Associate Professor of Computer Science Charless Fowlkes has been awarded The Helmholtz Prize by the Institute of Electrical and Electronics Engineers (IEEE) for his paper “A database of human segmented natural images and its application to evaluating segmentation algorithms and measuring ecological statistics,” co-authored with then-UC Berkeley researchers David Martin, Doron Tal and Jitendra Malik in 2001.
The Institute of Electrical and Electronics Engineers (IEEE) has named Computer Science Professor Michael Franz a 2016 IEEE Fellow. Franz is being recognized by IEEE for his contributions to just-in-time compilation as well as his contributions to computer security through compiler-generated software diversity.
The IEEE Grade of Fellow is conferred by the IEEE Board of Directors upon a person with an outstanding record of accomplishments in any of the IEEE fields of interest. It is the highest grade of membership and is recognized by the technical community as a prestigious honor and an important career achievement. The total number of fellows selected in any one year cannot exceed one-tenth of 1 percent of the total voting membership. “It is a great achievement receiving recognition from one’s peers and being included among such a distinguished group of IEEE members,” says Franz.
The IEEE is the world’s leading professional association for advancing technology for humanity with 400,000 members in 160 countries. Dedicated to the advancement of technology, the IEEE publishes 30 percent of the world’s literature in the electrical and electronics engineering and computer science fields, and has developed more than 900 active industry standards.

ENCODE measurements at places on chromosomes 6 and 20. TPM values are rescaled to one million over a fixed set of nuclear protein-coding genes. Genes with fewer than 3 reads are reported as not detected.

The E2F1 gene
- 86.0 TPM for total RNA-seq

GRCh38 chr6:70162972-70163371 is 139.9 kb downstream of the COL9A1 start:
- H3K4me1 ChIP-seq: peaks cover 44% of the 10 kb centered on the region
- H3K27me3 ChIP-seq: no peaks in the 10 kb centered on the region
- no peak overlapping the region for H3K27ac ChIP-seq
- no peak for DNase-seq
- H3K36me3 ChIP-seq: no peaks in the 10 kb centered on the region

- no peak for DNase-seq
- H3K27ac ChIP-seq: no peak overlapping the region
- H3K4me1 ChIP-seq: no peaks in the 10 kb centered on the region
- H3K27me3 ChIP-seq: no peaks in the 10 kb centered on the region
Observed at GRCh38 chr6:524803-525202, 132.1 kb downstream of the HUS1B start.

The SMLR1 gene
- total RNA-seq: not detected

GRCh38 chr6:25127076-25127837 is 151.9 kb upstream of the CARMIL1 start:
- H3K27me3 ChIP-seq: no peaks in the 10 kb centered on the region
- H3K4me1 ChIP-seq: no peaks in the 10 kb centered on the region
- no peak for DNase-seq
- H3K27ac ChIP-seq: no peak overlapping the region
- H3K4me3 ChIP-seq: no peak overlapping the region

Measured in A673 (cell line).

Although they emphasized that they would not be comfortable handing over this level of control to an algorithm, several speakers at the CERN workshop discussed how deep learning could be applied to physics. Pierre Baldi, an AI researcher at the University of California, Irvine who has applied machine learning to various branches of science, described how he and his collaborators have done research suggesting that a deep-learning technique known as dark knowledge might aid — fittingly — in the search for dark matter.
View the full story on the Nature website.
“Just like hostages wind up often getting passed around and sold like goods,” said Gene Tsudik, who heads the computer science department at UC Irvine. “This is really a complete takeover of one’s identity,” he said. … “Don’t over share,” Tsudik warned.
View the full story on the NBC Los Angeles website.
Ramesh Jain got the start-up bug a couple of decades ago. While spending a year at Stanford University as a visiting professor of computer science, he was stunned by the whirlwind of entrepreneurial activity among his fellow professors. “You’re developing something people really can use,” he says. “And it makes you a better researcher.”
Now, Jain, 66, who is a professor at the Bren School of Information and Computer Sciences at the University of California in Irvine, is launching his seventh enterprise, one that, he says, “brings together many concepts and ideas I’ve been researching for the past 20 years.”
Read the full story on the AARP website.